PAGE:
# Curvature of a triangle mesh, definition and computation. Defining and giving the formula to compute the curvature over a triangle mesh at some vertices.

## Normal curvature

By intersecting a surface with a plane we see that the section defines a curve: The curvature of this curve is called 'normal curvature' and noted $$k_n$$ because the plane is spanned through the normal $$\boldsymbol n$$ and an arbitrary tangent vector $$\boldsymbol t$$. Now, given a point $$\boldsymbol p$$ on the surface you can find an infinity of curvatures given the direction you choose for your tangent vector $$\boldsymbol t$$.

## Principal curvatures

But how can we characterize the curvature of a surface at a given point when we seem to have an infinity of curvatures? Don't worry! It can be shown that when rotating the normal plane around $$\boldsymbol n$$ you can always find two 'principal curvatures' $$k_1$$ and $$k_2$$ respectively defining the maximal and minimal curvature at a given point $$\boldsymbol p$$ of the surface: In addition, the principal curvatures $$k_1$$ and $$k_2$$ are associated to the 'principal directions' $$\boldsymbol t_1$$ and $$\boldsymbol t_2$$ which are always found to be orthogonal to each other! What's more, you can define any 'normal curvature' $$k_n$$ as a combination of the principal curvatures $$k_1$$ and $$k_2$$ using Euler's theorem below:

$k_n = k_1\cos^2\theta + k_2\sin^2\theta$

Where $$\theta$$ is the angle between $$\boldsymbol t_1$$ (maximal curvature direction) and $$\boldsymbol t_n$$ the normal curvature.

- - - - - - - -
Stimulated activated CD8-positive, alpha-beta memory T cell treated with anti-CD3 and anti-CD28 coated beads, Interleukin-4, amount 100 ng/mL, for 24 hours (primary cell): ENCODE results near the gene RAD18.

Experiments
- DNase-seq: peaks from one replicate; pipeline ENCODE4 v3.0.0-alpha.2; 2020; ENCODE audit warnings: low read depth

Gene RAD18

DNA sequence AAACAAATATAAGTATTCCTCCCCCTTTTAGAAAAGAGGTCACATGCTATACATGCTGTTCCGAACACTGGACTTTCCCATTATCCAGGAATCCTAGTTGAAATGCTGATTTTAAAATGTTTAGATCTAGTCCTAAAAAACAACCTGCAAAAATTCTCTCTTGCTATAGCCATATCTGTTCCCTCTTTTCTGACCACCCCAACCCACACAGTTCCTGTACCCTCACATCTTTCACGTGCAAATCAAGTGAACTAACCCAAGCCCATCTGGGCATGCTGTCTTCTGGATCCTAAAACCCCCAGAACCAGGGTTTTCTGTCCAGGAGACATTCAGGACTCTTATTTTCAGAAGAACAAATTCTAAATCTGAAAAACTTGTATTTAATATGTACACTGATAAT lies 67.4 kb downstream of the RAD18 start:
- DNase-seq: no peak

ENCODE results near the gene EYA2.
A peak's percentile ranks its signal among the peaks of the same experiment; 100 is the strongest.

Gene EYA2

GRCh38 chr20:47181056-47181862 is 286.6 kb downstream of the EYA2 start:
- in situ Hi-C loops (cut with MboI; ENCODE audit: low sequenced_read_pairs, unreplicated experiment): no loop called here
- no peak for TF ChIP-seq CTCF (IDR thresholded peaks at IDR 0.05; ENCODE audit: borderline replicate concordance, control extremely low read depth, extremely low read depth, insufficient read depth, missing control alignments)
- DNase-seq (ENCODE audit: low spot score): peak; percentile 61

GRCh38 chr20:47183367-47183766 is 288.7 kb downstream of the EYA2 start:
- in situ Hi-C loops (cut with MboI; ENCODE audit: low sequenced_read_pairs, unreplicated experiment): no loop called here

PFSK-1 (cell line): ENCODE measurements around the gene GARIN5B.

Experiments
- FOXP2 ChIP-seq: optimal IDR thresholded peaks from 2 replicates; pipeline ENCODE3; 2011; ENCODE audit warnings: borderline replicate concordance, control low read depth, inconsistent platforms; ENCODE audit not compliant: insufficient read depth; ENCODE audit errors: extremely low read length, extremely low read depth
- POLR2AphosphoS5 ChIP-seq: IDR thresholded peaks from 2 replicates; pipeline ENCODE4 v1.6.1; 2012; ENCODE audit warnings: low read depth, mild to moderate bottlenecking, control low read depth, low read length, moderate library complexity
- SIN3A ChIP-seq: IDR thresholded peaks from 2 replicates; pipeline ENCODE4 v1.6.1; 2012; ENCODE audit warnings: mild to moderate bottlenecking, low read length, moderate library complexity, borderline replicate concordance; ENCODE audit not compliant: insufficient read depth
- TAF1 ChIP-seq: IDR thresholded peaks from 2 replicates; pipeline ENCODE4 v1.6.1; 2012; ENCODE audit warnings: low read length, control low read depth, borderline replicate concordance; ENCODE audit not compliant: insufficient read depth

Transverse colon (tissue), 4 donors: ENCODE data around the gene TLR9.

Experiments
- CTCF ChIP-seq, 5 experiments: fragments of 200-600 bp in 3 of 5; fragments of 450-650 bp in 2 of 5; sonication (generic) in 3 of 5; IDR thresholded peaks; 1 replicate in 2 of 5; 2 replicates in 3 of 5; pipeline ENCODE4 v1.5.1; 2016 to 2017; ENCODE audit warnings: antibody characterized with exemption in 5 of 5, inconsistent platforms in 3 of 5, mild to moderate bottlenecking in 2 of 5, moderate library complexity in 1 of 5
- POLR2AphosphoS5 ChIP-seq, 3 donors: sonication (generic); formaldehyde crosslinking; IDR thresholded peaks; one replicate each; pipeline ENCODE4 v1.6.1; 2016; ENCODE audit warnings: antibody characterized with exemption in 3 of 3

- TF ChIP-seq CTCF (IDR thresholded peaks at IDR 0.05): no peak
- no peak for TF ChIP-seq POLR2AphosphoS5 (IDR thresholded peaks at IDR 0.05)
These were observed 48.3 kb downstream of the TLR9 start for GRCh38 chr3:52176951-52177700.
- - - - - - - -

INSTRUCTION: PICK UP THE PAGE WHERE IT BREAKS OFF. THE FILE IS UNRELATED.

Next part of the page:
### Calculation

One can compute the principal curvatures $$k_1$$ and $$k_2$$ according to the Mean curvature $$H$$ and the Gaussian curvature $$k_g$$, don't worry we will define both $$H$$ and $$k_g$$ in the next sections:

\begin{align*} k_1 & = H + \sqrt{ H^2 - k_g} \\ k_2 & = H - \sqrt{ H^2 - k_g} \end{align*}

## Gaussian curvature

The Gaussian is the product of principal curvatures $$k_g = k_1 * k_2$$ on a triangular mesh it can be computed at vertex $$\boldsymbol p_i$$ as follows:

$k_g = \frac{ 2 \pi - \sum \theta_j } { A_i }$

Where the angle $$\theta_j$$ is defined as: $$A_i$$ can be computed as:

• 'mixed voronoi area'.
• 'barycentric cell area' (One third of the sum of the triangles' area adjacent to $$i$$): $$A_i = \frac{1}{3} {\sum\limits_{{T_j \in \mathcal N(i)}} {area(T_j)}}$$

### Interpreting the Gaussian curvature's value It can help to locally characterize the shape:

• $$k_g > 0$$ means surface is locally a bowl-like shape. (elliptical point)
• $$k_g < 0$$ means surface is locally a saddle-like shape. (hyperbolic point)
• $$k_g = 0$$ means surface is locally flat in at least one direction (parabolic point)

## Mean curvature

The mean curvature is the average of the principal curvatures:

$$H= \frac { k_1 + k_2 } { 2 }$$

In the smooth setting the mean curvature is the average of the normal curvatures in $$[0 - 2\pi]$$

\begin{align*} k_h & = \frac{1}{2\pi} \int_0^{2\pi} { k_n(\theta) \, d\theta } \\ & \text{ recall the relationship between principal and normal curvature:} \\ k_h & = \frac{1}{2\pi} \int_0^{2\pi} { k_1\cos^2(\theta) + k_2\sin^2(\theta) \, d\theta } \\ \end{align*}

If you're lazy like me you can solve this with Maxima , just insert in Maxima's command line:

    ratsimp(1/(2*%pi)*integrate(k1*cos(t)^2 + k2*sin(t)^2, t, 0, 2*%pi));


step by step development: